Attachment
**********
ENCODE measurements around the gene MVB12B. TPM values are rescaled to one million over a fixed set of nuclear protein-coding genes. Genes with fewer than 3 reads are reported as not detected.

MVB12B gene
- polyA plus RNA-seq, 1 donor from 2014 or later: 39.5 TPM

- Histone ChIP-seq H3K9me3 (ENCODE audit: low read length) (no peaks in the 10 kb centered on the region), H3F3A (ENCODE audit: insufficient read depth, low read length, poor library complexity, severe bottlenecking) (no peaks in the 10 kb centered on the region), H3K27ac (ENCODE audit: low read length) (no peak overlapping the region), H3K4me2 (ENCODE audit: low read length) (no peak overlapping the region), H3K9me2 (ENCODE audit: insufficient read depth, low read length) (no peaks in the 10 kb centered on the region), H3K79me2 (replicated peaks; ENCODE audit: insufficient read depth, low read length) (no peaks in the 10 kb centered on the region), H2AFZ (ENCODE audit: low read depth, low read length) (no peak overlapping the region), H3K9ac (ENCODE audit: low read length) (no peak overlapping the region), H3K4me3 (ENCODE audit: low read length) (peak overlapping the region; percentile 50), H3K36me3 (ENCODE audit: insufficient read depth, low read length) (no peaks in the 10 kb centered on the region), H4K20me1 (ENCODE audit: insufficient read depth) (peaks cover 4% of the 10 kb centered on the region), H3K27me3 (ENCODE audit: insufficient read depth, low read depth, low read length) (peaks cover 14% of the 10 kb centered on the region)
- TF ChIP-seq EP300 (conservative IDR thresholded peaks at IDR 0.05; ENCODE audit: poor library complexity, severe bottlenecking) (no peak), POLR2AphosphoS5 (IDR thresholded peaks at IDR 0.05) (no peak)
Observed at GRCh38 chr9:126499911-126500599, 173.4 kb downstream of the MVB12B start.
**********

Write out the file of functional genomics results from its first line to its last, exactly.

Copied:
ENCODE measurements around the gene MVB12B. TPM values are rescaled to one million over a fixed set of nuclear protein-coding genes. Genes with fewer than 3 reads are reported as not detected.

MVB12B gene
- polyA plus RNA-seq, 1 donor from 2014 or later: 39.5 TPM

- Histone ChIP-seq H3K9me3 (ENCODE audit: low read length) (no peaks in the 10 kb centered on the region), H3F3A (ENCODE audit: insufficient read depth, low read length, poor library complexity, severe bottlenecking) (no peaks in the 10 kb centered on the region), H3K27ac (ENCODE audit: low read length) (no peak overlapping the region), H3K4me2 (ENCODE audit: low read length) (no peak overlapping the region), H3K9me2 (ENCODE audit: insufficient read depth, low read length) (no peaks in the 10 kb centered on the region), H3K79me2 (replicated peaks; ENCODE audit: insufficient read depth, low read length) (no peaks in the 10 kb centered on the region), H2AFZ (ENCODE audit: low read depth, low read length) (no peak overlapping the region), H3K9ac (ENCODE audit: low read length) (no peak overlapping the region), H3K4me3 (ENCODE audit: low read length) (peak overlapping the region; percentile 50), H3K36me3 (ENCODE audit: insufficient read depth, low read length) (no peaks in the 10 kb centered on the region), H4K20me1 (ENCODE audit: insufficient read depth) (peaks cover 4% of the 10 kb centered on the region), H3K27me3 (ENCODE audit: insufficient read depth, low read depth, low read length) (peaks cover 14% of the 10 kb centered on the region)
- TF ChIP-seq EP300 (conservative IDR thresholded peaks at IDR 0.05; ENCODE audit: poor library complexity, severe bottlenecking) (no peak), POLR2AphosphoS5 (IDR thresholded peaks at IDR 0.05) (no peak)
Observed at GRCh38 chr9:126499911-126500599, 173.4 kb downstream of the MVB12B start.